Tuesday, August 17, 2010

Celebration of Abhishiktananda's Life

[Picture: Before Eucharist on Sunday, July 18, 2010, Wimborne, England]

This past June I wrote a posting about a French monk by the name of Henri le Saux who went to India in 1948 and remained there for the rest of his life. He died in December 1973 without ever returning to France. Because he became a sannyasi, a person who renounces all, he changed his name to Abhishiktananda.

In July I attended a retreat in a very quiet corner of the south west of Englad to celebrate the 100th anniversary of the birth of this extraordinary man. During the weekend we heard talks by two women, one of whom knew him very well and the other who was his biographer, and one man, who spoke on his interpretation of the conflict that Abhishiktananda experienced between his deep Christian faith and his experience of the Hindu spirituality of "advaita" or non-duality. Abhishiktananda truly believed in the need to create a bridge between Christianity and Hinduism but his single-minded purposeful seeking caused him a great deal of pain, and, I believe, an early death at the age of 63.

About 80 people came from all over England and Scotland, as well as a handful from Canada, the United States, France and Germany. Several things stand out for me about the four-day retreat, but two in particular I want to mention. The first one is the "at-homeness" I felt among so many strangers. Culturally we were literally an ocean apart, but it was evident that in this situation the communion of spirit and heart was a much stronger bond than language or culture. Our conversations never stayed on the surface for more than a few minutes; we would easily move into sharing our great desire for God. The second piece that I found helpful in integrating the teaching of Abhishiktananda were the snippets of readings we had from his writings and those of other mystics at the beginning of our meditation periods or during the prayer periods. They reminded us over and over of the need for silence, both interior and exterior, solitude and going into the cave of our heart to encounter the Presence.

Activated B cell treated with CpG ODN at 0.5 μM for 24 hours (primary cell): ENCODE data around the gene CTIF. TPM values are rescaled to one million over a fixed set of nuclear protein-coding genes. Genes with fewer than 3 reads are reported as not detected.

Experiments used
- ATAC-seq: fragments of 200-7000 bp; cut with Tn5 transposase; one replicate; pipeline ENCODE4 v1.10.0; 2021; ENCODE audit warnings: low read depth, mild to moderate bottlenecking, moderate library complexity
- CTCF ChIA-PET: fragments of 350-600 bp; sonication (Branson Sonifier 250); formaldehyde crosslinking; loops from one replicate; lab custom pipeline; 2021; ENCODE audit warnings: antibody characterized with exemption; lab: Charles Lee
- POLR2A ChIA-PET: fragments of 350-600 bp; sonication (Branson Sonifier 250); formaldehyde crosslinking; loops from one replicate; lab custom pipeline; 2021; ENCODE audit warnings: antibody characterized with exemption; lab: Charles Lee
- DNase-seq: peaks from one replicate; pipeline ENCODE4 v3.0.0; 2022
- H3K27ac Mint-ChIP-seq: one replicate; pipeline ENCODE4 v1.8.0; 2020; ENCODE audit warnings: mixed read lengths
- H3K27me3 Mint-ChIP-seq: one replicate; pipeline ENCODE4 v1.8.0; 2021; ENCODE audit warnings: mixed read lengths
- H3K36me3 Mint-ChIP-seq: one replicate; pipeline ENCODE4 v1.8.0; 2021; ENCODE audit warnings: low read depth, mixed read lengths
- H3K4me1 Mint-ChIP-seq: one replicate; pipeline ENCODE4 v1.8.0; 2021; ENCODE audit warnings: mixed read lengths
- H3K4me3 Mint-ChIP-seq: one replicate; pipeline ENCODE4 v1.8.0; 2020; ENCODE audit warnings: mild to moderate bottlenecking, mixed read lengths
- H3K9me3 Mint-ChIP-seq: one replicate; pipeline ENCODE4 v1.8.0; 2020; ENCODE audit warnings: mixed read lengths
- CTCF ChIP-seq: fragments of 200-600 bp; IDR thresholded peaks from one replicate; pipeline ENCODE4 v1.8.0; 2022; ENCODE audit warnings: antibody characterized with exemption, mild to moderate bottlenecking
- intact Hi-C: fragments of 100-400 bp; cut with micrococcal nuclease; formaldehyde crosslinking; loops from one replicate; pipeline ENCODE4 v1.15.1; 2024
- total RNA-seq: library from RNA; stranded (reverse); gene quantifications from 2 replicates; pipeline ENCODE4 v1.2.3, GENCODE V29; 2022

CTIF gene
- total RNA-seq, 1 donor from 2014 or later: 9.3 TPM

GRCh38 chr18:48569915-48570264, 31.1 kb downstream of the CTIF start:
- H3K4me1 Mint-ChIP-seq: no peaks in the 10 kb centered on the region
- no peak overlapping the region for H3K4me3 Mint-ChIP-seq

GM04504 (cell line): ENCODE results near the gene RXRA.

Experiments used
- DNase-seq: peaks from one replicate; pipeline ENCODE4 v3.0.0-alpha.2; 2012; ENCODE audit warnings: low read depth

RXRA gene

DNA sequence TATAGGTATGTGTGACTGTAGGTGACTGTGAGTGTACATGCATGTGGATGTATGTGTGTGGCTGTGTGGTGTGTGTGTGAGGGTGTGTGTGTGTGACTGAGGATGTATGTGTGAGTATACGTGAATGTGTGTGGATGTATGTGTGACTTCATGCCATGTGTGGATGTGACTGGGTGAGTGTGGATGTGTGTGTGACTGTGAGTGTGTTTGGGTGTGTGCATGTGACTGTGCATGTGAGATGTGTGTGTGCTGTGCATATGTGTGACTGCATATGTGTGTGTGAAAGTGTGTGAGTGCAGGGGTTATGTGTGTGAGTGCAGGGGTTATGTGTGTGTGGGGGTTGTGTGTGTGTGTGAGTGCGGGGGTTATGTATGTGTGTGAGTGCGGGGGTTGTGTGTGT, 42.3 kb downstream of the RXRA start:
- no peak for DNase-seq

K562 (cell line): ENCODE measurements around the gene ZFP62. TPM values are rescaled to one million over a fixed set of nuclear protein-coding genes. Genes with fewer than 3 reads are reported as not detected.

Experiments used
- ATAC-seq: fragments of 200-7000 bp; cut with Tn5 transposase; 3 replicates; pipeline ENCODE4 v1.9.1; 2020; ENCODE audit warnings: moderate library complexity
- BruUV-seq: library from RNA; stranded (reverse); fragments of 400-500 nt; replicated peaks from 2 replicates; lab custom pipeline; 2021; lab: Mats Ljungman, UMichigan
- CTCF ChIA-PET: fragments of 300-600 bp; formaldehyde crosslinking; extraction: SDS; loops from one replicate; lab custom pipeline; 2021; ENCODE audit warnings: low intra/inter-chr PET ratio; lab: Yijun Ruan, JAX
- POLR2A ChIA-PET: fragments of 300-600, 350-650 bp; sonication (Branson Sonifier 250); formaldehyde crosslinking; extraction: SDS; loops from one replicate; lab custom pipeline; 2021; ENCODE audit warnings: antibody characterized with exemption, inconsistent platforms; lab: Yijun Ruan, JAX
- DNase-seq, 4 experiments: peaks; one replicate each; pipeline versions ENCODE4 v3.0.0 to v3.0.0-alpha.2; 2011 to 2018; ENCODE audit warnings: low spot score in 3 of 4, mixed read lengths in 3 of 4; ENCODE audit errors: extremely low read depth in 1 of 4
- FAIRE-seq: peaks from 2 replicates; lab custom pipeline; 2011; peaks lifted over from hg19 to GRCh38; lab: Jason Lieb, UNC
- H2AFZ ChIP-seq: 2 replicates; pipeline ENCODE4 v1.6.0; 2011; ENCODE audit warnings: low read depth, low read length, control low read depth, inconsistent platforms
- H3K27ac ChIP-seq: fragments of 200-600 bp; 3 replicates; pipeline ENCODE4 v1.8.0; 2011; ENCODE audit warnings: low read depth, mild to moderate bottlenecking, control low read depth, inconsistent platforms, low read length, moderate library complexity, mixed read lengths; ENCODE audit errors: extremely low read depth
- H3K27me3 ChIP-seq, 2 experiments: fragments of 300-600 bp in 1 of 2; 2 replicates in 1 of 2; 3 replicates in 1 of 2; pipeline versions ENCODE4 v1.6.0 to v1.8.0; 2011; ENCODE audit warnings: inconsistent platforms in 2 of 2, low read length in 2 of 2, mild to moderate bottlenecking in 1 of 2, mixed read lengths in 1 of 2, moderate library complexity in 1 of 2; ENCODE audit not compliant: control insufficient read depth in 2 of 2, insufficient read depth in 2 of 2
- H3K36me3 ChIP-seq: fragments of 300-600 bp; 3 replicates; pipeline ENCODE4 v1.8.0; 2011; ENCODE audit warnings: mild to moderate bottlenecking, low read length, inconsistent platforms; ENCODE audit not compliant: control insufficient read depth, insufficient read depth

Praying is simply believing that we are living in the mystery of God,
that we are plunged into and immersed in it, that the mystery of God in its
fullness is both inside and outside us, like the air which surrounds us
and penetrates the tiniest hollows of our lungs.
Abhishiktananda on Prayer
For more on Abhishiktananda, the conference, and the Monastic Interreligious Dialogue, click here.

Perhaps next month I will write on my visit to Montreal, Canada, which followed my time in England!


  1. Love the definition of prayer!

  2. I often struggle with the idea that I do not devote sufficient time to prayer. This definition of prayer reminds me that my daily life is prayer. Geraldine

  3. I frequently have concerns about my prayer life. This definition of prayer makes my whole life a prayer. Geraldine